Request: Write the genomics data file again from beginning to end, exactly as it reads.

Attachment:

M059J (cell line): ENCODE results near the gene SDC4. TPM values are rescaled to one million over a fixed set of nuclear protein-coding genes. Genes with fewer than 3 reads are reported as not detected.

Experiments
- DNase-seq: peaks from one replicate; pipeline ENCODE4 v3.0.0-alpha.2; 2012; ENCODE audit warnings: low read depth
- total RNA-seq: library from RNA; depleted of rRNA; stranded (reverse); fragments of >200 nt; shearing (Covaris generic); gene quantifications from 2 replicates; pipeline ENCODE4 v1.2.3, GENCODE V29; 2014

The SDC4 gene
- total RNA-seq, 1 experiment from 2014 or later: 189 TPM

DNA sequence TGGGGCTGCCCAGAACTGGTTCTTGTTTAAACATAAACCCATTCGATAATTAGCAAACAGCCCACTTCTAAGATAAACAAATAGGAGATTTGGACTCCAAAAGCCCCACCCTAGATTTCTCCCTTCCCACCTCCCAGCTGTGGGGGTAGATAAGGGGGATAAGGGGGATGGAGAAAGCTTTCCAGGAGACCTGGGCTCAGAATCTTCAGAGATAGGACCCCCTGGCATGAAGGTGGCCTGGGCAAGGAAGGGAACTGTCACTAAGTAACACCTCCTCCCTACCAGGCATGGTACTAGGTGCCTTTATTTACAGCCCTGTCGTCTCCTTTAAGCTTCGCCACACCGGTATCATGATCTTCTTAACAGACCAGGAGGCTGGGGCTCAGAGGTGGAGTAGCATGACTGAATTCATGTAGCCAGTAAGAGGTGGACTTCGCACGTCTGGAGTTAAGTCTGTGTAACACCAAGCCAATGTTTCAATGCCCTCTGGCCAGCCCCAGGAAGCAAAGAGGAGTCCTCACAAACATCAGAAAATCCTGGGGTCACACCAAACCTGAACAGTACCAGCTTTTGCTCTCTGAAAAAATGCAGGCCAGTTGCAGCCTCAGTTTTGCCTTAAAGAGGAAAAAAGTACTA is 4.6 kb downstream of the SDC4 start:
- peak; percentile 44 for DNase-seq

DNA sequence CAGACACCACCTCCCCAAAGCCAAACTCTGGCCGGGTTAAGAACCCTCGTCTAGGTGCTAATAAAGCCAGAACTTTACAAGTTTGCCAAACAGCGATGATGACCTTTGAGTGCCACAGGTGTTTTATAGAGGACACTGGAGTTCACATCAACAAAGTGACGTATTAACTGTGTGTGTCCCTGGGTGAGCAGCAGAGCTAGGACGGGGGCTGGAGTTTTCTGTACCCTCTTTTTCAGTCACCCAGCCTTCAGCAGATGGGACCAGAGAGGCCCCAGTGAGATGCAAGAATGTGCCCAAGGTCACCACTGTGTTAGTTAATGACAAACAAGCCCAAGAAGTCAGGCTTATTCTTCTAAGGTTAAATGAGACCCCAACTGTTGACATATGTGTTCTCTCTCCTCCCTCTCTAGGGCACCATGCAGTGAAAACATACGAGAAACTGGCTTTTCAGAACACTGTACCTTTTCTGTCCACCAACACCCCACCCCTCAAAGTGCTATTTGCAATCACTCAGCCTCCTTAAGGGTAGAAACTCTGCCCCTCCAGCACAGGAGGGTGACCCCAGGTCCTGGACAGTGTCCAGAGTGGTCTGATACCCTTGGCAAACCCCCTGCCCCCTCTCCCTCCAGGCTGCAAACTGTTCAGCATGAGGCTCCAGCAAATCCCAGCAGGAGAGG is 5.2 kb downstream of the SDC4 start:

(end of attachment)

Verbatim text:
M059J (cell line): ENCODE results near the gene SDC4. TPM values are rescaled to one million over a fixed set of nuclear protein-coding genes. Genes with fewer than 3 reads are reported as not detected.

Experiments
- DNase-seq: peaks from one replicate; pipeline ENCODE4 v3.0.0-alpha.2; 2012; ENCODE audit warnings: low read depth
- total RNA-seq: library from RNA; depleted of rRNA; stranded (reverse); fragments of >200 nt; shearing (Covaris generic); gene quantifications from 2 replicates; pipeline ENCODE4 v1.2.3, GENCODE V29; 2014

The SDC4 gene
- total RNA-seq, 1 experiment from 2014 or later: 189 TPM

DNA sequence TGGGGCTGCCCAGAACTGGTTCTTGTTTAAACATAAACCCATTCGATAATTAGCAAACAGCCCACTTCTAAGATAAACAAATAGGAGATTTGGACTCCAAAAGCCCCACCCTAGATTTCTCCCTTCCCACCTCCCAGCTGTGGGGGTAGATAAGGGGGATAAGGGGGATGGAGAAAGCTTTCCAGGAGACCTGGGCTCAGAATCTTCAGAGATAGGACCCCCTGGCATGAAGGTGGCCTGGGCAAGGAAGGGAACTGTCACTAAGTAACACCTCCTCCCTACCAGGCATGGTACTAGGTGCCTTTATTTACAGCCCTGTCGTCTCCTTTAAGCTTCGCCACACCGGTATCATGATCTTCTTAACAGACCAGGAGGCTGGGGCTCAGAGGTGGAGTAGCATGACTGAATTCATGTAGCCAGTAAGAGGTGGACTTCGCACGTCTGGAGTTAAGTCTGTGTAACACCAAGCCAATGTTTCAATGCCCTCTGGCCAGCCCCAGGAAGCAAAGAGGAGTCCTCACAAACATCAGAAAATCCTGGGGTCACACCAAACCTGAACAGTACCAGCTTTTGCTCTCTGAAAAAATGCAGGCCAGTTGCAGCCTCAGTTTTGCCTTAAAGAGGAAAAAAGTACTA is 4.6 kb downstream of the SDC4 start:
- peak; percentile 44 for DNase-seq

DNA sequence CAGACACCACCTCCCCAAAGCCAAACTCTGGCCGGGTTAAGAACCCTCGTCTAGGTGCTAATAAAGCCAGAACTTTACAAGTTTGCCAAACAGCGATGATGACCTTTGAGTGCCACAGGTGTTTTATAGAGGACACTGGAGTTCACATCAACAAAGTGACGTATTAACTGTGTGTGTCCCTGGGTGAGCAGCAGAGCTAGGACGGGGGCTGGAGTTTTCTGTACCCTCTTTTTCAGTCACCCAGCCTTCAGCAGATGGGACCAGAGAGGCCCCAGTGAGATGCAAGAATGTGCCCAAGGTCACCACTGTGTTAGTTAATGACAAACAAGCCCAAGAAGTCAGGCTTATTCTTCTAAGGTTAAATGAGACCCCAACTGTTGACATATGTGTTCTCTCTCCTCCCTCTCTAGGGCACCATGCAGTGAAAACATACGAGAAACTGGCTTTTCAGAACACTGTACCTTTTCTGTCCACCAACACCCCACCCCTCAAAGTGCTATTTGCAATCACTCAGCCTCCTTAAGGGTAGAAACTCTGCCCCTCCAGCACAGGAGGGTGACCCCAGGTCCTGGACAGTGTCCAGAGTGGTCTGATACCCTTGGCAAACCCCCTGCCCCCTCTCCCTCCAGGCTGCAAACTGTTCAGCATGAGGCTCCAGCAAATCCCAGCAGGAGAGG is 5.2 kb downstream of the SDC4 start: